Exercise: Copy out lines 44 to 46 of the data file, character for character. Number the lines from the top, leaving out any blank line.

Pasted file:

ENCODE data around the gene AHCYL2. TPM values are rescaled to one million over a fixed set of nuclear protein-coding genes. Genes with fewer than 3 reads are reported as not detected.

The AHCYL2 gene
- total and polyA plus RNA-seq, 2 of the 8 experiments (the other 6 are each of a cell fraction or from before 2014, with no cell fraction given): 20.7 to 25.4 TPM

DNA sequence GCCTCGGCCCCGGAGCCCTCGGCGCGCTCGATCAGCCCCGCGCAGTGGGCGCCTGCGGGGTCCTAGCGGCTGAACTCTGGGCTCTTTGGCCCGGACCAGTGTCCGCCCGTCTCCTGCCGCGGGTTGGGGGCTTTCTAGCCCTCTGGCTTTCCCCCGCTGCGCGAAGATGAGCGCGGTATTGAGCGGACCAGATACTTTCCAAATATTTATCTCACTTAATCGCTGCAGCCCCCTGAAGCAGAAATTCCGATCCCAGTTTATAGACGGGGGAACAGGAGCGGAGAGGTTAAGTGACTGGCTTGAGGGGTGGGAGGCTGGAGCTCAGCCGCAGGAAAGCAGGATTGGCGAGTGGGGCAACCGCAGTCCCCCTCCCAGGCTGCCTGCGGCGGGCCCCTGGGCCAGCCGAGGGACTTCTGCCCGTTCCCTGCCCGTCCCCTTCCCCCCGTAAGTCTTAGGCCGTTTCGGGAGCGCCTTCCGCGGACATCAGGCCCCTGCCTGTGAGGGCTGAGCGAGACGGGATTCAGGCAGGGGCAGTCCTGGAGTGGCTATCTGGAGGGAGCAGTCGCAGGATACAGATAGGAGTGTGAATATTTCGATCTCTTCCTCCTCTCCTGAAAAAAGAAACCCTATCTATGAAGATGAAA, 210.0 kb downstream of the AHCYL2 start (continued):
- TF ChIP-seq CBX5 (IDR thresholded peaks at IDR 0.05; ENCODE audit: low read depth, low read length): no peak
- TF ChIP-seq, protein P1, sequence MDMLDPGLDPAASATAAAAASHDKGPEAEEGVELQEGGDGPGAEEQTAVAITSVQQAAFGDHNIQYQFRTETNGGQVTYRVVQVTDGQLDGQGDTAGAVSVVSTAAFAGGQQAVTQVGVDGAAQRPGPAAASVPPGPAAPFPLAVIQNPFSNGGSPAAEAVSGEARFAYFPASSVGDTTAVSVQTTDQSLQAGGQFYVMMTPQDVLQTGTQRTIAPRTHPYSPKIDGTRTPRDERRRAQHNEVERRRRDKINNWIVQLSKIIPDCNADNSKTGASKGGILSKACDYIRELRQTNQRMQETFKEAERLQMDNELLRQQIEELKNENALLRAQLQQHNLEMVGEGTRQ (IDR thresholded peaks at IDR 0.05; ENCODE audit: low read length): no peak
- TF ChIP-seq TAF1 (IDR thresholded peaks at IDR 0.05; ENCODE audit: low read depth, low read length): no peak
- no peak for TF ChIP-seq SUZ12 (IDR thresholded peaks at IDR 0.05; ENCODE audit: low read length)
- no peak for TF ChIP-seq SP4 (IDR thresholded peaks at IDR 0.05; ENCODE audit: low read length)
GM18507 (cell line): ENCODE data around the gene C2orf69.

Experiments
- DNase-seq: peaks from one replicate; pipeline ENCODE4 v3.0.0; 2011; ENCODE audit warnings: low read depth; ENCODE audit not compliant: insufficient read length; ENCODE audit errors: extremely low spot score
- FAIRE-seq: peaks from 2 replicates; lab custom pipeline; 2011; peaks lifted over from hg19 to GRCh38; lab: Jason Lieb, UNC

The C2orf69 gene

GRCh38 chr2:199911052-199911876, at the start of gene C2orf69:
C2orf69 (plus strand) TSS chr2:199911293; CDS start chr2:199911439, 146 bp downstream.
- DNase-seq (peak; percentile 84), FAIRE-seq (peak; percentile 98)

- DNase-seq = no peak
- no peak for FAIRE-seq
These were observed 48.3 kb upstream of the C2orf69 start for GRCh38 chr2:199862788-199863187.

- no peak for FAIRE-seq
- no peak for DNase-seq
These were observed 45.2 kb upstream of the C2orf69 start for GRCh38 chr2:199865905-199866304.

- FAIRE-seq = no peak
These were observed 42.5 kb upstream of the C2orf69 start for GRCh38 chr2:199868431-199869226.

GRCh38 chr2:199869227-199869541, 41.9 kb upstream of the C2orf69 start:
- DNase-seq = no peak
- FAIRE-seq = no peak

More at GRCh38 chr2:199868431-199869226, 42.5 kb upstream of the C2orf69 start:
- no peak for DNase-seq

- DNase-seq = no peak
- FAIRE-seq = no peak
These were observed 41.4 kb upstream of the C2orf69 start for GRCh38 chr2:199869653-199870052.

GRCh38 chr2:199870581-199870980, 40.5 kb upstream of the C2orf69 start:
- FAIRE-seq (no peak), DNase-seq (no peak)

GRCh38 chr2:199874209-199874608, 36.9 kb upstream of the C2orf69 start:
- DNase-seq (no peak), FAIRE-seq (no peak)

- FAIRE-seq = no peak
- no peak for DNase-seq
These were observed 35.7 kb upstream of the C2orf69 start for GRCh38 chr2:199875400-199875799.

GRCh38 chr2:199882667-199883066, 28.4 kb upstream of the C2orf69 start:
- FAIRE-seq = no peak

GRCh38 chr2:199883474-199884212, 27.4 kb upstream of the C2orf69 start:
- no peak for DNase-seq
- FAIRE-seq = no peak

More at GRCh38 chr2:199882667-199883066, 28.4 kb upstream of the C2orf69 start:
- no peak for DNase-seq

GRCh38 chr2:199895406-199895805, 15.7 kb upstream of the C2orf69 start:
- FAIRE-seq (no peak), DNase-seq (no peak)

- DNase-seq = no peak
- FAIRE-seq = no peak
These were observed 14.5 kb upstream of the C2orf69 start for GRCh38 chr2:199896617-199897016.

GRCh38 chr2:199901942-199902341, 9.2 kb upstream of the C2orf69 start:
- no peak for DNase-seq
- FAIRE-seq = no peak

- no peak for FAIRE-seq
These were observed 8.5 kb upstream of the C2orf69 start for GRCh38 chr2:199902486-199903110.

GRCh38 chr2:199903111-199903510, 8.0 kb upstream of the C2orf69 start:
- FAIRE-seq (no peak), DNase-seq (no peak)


- no peak for DNase-seq
- FAIRE-seq = no peak

More at GRCh38 chr2:199882667-199883066, 28.4 kb upstream of the C2orf69 start: